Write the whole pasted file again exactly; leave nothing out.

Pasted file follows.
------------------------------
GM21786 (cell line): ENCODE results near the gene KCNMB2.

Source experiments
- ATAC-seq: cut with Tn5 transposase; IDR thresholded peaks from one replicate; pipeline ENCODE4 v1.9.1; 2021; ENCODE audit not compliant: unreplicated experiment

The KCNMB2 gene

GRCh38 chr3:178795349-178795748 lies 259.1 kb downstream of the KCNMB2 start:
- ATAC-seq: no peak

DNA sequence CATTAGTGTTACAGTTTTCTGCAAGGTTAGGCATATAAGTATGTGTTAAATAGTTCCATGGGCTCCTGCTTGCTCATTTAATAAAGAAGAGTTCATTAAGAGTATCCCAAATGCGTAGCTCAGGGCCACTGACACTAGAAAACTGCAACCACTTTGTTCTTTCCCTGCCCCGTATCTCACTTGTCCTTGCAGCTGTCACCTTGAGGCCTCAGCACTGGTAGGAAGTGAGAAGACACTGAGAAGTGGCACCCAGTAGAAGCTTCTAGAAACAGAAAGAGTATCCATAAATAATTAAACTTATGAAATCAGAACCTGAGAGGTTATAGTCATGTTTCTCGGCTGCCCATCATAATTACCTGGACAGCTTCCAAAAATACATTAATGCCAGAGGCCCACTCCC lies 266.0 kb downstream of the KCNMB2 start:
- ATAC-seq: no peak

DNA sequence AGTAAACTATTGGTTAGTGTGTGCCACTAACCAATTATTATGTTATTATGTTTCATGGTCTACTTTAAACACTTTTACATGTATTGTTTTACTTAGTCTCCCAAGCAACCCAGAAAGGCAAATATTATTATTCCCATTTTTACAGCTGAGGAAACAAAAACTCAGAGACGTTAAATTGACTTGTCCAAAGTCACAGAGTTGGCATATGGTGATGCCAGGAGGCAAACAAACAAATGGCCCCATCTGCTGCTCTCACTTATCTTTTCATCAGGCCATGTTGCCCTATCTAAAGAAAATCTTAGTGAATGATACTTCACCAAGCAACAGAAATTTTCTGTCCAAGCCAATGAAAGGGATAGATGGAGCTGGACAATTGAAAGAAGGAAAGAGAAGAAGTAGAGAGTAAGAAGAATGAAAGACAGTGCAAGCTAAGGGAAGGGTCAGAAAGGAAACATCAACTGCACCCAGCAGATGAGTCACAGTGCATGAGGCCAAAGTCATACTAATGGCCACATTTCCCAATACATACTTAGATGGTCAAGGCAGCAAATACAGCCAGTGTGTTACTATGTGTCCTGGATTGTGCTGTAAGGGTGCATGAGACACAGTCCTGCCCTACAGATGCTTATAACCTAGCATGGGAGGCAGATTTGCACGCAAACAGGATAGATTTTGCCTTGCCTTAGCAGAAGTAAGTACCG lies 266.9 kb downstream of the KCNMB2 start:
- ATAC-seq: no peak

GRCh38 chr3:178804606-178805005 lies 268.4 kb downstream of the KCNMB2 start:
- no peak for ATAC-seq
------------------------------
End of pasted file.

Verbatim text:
GM21786 (cell line): ENCODE results near the gene KCNMB2.

Source experiments
- ATAC-seq: cut with Tn5 transposase; IDR thresholded peaks from one replicate; pipeline ENCODE4 v1.9.1; 2021; ENCODE audit not compliant: unreplicated experiment

The KCNMB2 gene

GRCh38 chr3:178795349-178795748 lies 259.1 kb downstream of the KCNMB2 start:
- ATAC-seq: no peak

DNA sequence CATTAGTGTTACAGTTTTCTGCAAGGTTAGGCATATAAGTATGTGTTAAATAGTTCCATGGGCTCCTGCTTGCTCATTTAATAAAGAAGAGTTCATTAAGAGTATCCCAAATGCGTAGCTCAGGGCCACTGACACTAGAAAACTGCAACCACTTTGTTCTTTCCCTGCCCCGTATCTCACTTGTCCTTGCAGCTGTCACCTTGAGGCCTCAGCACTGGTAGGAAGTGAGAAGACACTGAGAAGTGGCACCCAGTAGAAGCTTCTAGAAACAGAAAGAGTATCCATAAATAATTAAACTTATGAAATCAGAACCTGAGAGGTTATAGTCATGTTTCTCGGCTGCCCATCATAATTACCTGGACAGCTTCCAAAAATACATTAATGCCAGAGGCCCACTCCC lies 266.0 kb downstream of the KCNMB2 start:
- ATAC-seq: no peak

DNA sequence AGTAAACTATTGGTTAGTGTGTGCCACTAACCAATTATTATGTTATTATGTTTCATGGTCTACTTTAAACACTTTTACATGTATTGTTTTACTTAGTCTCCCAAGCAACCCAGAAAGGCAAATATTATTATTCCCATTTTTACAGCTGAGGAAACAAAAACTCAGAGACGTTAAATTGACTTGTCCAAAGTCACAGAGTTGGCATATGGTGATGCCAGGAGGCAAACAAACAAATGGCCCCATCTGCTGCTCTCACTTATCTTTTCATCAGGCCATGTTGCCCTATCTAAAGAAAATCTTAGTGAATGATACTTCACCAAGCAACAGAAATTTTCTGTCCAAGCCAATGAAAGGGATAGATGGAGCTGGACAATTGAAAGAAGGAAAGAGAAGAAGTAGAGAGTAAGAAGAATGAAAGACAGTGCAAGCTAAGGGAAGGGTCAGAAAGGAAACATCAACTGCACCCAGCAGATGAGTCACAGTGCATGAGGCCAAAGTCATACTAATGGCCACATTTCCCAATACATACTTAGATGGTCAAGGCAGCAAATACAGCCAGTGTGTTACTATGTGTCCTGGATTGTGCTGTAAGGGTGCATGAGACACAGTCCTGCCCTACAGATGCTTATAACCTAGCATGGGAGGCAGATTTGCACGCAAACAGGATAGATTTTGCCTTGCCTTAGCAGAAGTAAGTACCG lies 266.9 kb downstream of the KCNMB2 start:
- ATAC-seq: no peak

GRCh38 chr3:178804606-178805005 lies 268.4 kb downstream of the KCNMB2 start:
- no peak for ATAC-seq